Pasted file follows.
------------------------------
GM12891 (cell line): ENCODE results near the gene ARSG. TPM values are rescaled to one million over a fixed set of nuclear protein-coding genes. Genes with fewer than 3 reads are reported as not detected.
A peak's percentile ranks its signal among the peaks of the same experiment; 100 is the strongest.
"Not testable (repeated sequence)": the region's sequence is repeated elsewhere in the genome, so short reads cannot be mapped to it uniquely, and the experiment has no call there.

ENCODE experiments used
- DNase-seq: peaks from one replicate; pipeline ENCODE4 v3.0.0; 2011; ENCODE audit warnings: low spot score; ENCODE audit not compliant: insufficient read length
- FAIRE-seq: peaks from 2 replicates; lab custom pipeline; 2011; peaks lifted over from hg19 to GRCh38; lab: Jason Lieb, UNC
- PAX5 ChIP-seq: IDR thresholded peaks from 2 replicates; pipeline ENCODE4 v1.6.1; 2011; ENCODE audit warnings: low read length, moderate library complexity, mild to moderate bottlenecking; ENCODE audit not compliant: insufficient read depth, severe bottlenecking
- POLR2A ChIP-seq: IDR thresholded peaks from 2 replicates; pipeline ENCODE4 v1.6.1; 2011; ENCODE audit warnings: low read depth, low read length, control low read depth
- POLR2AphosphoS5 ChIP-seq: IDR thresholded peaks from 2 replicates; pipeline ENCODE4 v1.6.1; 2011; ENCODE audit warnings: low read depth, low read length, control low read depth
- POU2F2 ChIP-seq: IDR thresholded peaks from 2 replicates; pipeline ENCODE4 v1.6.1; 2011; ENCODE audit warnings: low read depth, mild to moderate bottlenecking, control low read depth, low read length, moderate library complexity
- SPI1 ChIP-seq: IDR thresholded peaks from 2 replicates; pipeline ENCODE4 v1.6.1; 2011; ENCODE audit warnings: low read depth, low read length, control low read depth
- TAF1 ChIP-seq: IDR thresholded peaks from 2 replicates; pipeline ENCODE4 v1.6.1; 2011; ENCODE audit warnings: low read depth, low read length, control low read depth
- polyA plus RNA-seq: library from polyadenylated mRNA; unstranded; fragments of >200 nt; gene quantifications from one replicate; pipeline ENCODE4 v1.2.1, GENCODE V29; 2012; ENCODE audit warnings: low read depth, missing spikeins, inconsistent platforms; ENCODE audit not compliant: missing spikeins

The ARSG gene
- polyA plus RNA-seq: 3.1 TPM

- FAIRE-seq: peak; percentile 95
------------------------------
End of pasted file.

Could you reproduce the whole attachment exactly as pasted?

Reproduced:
GM12891 (cell line): ENCODE results near the gene ARSG. TPM values are rescaled to one million over a fixed set of nuclear protein-coding genes. Genes with fewer than 3 reads are reported as not detected.
A peak's percentile ranks its signal among the peaks of the same experiment; 100 is the strongest.
"Not testable (repeated sequence)": the region's sequence is repeated elsewhere in the genome, so short reads cannot be mapped to it uniquely, and the experiment has no call there.

ENCODE experiments used
- DNase-seq: peaks from one replicate; pipeline ENCODE4 v3.0.0; 2011; ENCODE audit warnings: low spot score; ENCODE audit not compliant: insufficient read length
- FAIRE-seq: peaks from 2 replicates; lab custom pipeline; 2011; peaks lifted over from hg19 to GRCh38; lab: Jason Lieb, UNC
- PAX5 ChIP-seq: IDR thresholded peaks from 2 replicates; pipeline ENCODE4 v1.6.1; 2011; ENCODE audit warnings: low read length, moderate library complexity, mild to moderate bottlenecking; ENCODE audit not compliant: insufficient read depth, severe bottlenecking
- POLR2A ChIP-seq: IDR thresholded peaks from 2 replicates; pipeline ENCODE4 v1.6.1; 2011; ENCODE audit warnings: low read depth, low read length, control low read depth
- POLR2AphosphoS5 ChIP-seq: IDR thresholded peaks from 2 replicates; pipeline ENCODE4 v1.6.1; 2011; ENCODE audit warnings: low read depth, low read length, control low read depth
- POU2F2 ChIP-seq: IDR thresholded peaks from 2 replicates; pipeline ENCODE4 v1.6.1; 2011; ENCODE audit warnings: low read depth, mild to moderate bottlenecking, control low read depth, low read length, moderate library complexity
- SPI1 ChIP-seq: IDR thresholded peaks from 2 replicates; pipeline ENCODE4 v1.6.1; 2011; ENCODE audit warnings: low read depth, low read length, control low read depth
- TAF1 ChIP-seq: IDR thresholded peaks from 2 replicates; pipeline ENCODE4 v1.6.1; 2011; ENCODE audit warnings: low read depth, low read length, control low read depth
- polyA plus RNA-seq: library from polyadenylated mRNA; unstranded; fragments of >200 nt; gene quantifications from one replicate; pipeline ENCODE4 v1.2.1, GENCODE V29; 2012; ENCODE audit warnings: low read depth, missing spikeins, inconsistent platforms; ENCODE audit not compliant: missing spikeins

The ARSG gene
- polyA plus RNA-seq: 3.1 TPM

- FAIRE-seq: peak; percentile 95